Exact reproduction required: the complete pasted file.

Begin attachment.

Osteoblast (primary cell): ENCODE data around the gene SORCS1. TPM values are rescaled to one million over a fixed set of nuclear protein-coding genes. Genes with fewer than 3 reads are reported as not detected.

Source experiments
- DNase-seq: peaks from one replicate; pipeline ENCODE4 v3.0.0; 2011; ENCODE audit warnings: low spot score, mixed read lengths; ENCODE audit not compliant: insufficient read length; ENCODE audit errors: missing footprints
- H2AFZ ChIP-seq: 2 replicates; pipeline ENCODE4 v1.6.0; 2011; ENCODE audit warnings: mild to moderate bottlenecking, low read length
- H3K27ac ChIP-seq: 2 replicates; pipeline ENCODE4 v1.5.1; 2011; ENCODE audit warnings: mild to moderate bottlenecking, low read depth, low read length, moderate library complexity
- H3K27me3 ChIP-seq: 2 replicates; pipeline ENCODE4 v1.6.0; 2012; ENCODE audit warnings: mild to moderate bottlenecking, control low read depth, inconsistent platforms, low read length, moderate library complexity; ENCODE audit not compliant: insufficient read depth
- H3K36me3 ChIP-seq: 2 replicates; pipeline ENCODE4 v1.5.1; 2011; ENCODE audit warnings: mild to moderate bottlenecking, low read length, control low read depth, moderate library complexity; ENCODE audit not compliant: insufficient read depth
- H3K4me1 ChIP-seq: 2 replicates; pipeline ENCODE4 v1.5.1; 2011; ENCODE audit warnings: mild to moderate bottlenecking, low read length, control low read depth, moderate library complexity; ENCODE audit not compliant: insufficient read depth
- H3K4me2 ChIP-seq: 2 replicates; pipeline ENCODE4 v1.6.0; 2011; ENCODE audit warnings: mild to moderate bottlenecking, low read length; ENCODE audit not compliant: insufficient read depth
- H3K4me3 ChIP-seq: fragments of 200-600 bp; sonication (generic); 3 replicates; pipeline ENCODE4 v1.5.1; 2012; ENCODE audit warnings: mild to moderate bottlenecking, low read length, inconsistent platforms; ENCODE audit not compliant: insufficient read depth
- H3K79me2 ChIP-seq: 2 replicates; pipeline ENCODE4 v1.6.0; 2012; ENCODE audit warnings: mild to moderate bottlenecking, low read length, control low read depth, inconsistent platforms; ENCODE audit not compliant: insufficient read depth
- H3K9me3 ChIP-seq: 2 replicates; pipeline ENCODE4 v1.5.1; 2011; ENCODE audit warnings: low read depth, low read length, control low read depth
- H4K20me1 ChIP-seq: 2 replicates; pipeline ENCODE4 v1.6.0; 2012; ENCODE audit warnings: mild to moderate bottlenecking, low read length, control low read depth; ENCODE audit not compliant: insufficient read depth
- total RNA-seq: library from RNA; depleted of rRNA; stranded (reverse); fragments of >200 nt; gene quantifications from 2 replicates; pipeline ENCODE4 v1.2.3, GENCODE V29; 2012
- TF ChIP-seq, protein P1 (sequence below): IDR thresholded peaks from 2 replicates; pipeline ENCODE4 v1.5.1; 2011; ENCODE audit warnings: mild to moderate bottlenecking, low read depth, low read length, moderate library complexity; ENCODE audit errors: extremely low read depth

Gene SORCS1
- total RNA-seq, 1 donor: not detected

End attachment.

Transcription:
Osteoblast (primary cell): ENCODE data around the gene SORCS1. TPM values are rescaled to one million over a fixed set of nuclear protein-coding genes. Genes with fewer than 3 reads are reported as not detected.

Source experiments
- DNase-seq: peaks from one replicate; pipeline ENCODE4 v3.0.0; 2011; ENCODE audit warnings: low spot score, mixed read lengths; ENCODE audit not compliant: insufficient read length; ENCODE audit errors: missing footprints
- H2AFZ ChIP-seq: 2 replicates; pipeline ENCODE4 v1.6.0; 2011; ENCODE audit warnings: mild to moderate bottlenecking, low read length
- H3K27ac ChIP-seq: 2 replicates; pipeline ENCODE4 v1.5.1; 2011; ENCODE audit warnings: mild to moderate bottlenecking, low read depth, low read length, moderate library complexity
- H3K27me3 ChIP-seq: 2 replicates; pipeline ENCODE4 v1.6.0; 2012; ENCODE audit warnings: mild to moderate bottlenecking, control low read depth, inconsistent platforms, low read length, moderate library complexity; ENCODE audit not compliant: insufficient read depth
- H3K36me3 ChIP-seq: 2 replicates; pipeline ENCODE4 v1.5.1; 2011; ENCODE audit warnings: mild to moderate bottlenecking, low read length, control low read depth, moderate library complexity; ENCODE audit not compliant: insufficient read depth
- H3K4me1 ChIP-seq: 2 replicates; pipeline ENCODE4 v1.5.1; 2011; ENCODE audit warnings: mild to moderate bottlenecking, low read length, control low read depth, moderate library complexity; ENCODE audit not compliant: insufficient read depth
- H3K4me2 ChIP-seq: 2 replicates; pipeline ENCODE4 v1.6.0; 2011; ENCODE audit warnings: mild to moderate bottlenecking, low read length; ENCODE audit not compliant: insufficient read depth
- H3K4me3 ChIP-seq: fragments of 200-600 bp; sonication (generic); 3 replicates; pipeline ENCODE4 v1.5.1; 2012; ENCODE audit warnings: mild to moderate bottlenecking, low read length, inconsistent platforms; ENCODE audit not compliant: insufficient read depth
- H3K79me2 ChIP-seq: 2 replicates; pipeline ENCODE4 v1.6.0; 2012; ENCODE audit warnings: mild to moderate bottlenecking, low read length, control low read depth, inconsistent platforms; ENCODE audit not compliant: insufficient read depth
- H3K9me3 ChIP-seq: 2 replicates; pipeline ENCODE4 v1.5.1; 2011; ENCODE audit warnings: low read depth, low read length, control low read depth
- H4K20me1 ChIP-seq: 2 replicates; pipeline ENCODE4 v1.6.0; 2012; ENCODE audit warnings: mild to moderate bottlenecking, low read length, control low read depth; ENCODE audit not compliant: insufficient read depth
- total RNA-seq: library from RNA; depleted of rRNA; stranded (reverse); fragments of >200 nt; gene quantifications from 2 replicates; pipeline ENCODE4 v1.2.3, GENCODE V29; 2012
- TF ChIP-seq, protein P1 (sequence below): IDR thresholded peaks from 2 replicates; pipeline ENCODE4 v1.5.1; 2011; ENCODE audit warnings: mild to moderate bottlenecking, low read depth, low read length, moderate library complexity; ENCODE audit errors: extremely low read depth

Gene SORCS1
- total RNA-seq, 1 donor: not detected